At any given moment, many thousands of new videos are being posted to sites like YouTube, TikTok, and Instagram. An increasing number of those videos are being recorded and streamed live. But tech and media companies still struggle to understand what’s going in all that content.
Now MIT alumnus-founded Netra is using artificial intelligence to improve video analysis at scale. The company’s system can identify activities, objects, emotions, locations, and more to organize and provide context to videos in new ways.
Companies are using Netra’s solution to group similar content into highlight reels or news segments, flag nudity and violence, and improve ad placement. In advertising, Netra is helping ensure videos are paired with relevant ads so brands can move away from tracking individual people, which has led to privacy concerns.
“The industry as a whole is pivoting toward content-based advertising, or what they call affinity advertising, and away from cookie-based, pixel-based tracking, which was always sort of creepy,” Netra co-founder and CTO Shashi Kant SM ’06 says.
Netra also believes it is improving the searchability of video content. Once videos are processed by Netra’s system, users can start a search with a keyword. From there, they can click on results to see similar content and find increasingly specific events.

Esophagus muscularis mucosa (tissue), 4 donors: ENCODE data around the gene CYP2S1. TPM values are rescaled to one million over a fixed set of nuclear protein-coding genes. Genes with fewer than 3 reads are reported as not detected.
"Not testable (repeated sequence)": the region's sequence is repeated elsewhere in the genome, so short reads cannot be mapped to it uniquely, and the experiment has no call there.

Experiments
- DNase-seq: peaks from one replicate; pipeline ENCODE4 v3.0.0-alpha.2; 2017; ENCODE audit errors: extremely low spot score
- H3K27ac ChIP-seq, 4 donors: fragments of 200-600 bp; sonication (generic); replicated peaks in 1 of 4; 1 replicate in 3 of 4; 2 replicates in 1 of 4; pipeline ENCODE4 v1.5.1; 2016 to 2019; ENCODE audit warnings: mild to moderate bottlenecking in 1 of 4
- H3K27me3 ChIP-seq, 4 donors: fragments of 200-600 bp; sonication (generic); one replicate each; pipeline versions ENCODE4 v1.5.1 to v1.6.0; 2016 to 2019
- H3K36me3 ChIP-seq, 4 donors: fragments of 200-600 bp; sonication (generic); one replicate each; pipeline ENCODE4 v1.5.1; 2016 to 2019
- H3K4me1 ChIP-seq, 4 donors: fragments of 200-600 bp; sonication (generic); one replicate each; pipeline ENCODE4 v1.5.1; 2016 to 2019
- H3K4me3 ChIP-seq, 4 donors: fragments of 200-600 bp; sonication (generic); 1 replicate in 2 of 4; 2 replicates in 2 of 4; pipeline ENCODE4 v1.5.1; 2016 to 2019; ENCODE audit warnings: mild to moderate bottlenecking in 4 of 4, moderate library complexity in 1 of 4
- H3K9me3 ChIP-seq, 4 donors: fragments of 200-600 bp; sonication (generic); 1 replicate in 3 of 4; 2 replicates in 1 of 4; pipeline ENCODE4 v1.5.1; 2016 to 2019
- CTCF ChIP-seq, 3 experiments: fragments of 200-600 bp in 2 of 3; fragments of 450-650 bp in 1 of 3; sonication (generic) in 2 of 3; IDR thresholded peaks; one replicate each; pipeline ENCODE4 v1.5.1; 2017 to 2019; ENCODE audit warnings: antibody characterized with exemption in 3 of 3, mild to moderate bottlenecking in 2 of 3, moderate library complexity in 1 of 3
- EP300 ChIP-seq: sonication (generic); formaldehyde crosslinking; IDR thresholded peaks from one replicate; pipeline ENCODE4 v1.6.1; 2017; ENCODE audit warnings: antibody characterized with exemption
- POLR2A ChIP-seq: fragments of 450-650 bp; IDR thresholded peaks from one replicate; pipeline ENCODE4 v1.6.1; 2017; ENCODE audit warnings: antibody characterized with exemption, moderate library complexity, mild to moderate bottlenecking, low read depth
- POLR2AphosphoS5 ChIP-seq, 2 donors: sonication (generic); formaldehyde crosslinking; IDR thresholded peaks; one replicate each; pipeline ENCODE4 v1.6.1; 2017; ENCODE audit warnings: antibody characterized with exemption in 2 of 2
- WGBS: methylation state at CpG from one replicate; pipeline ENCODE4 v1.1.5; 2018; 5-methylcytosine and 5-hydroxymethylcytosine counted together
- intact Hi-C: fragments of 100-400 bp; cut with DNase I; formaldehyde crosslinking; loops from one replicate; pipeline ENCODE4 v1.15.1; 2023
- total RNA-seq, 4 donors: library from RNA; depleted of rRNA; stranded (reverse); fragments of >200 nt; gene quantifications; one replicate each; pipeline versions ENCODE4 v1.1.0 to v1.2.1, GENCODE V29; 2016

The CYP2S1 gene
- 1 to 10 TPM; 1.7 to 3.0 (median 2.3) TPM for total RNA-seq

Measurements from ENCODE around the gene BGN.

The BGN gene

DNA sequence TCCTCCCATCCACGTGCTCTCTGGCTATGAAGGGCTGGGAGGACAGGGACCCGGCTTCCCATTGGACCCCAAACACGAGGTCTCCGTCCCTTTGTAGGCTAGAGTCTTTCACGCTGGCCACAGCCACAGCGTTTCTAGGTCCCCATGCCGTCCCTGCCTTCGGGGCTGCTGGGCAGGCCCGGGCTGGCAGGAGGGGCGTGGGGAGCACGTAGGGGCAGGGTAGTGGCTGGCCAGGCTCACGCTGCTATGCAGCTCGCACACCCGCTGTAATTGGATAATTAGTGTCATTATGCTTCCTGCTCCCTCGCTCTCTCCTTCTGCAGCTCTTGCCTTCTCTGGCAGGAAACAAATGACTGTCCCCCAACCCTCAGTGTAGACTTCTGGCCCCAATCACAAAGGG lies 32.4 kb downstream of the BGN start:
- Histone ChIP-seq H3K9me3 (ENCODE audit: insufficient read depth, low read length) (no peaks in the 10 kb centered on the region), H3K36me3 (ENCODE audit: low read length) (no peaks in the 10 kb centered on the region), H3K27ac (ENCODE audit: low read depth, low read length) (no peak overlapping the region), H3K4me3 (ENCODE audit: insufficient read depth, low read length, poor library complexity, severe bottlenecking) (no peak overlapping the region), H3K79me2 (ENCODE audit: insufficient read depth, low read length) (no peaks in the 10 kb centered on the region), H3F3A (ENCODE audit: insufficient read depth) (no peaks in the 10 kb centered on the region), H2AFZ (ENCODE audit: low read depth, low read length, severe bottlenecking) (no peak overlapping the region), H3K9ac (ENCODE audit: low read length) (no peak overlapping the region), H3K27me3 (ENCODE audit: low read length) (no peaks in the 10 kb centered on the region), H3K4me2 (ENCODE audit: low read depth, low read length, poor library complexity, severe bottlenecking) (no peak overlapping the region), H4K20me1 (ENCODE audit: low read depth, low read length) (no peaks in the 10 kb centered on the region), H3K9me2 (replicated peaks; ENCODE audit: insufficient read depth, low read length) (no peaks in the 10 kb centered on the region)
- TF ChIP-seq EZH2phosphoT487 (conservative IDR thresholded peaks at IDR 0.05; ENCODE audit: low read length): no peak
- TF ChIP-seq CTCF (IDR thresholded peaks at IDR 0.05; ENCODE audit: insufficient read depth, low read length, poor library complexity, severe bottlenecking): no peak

For instance, Netra’s system can process a baseball season’s worth of video and help users find all the singles. By clicking on certain plays to see more like it, they can also find all the singles that were almost outs and led the fans to boo angrily.
“Video is by far the biggest information resource today,” Kant says. “It dwarfs text by orders of magnitude in terms of information richness and size, yet no one’s even touched it with search. It’s the whitest of white space.”
Pursuing a vision
Internet pioneer and MIT professor Sir Tim Berners-Lee has long worked to improve machines’ ability to make sense of data
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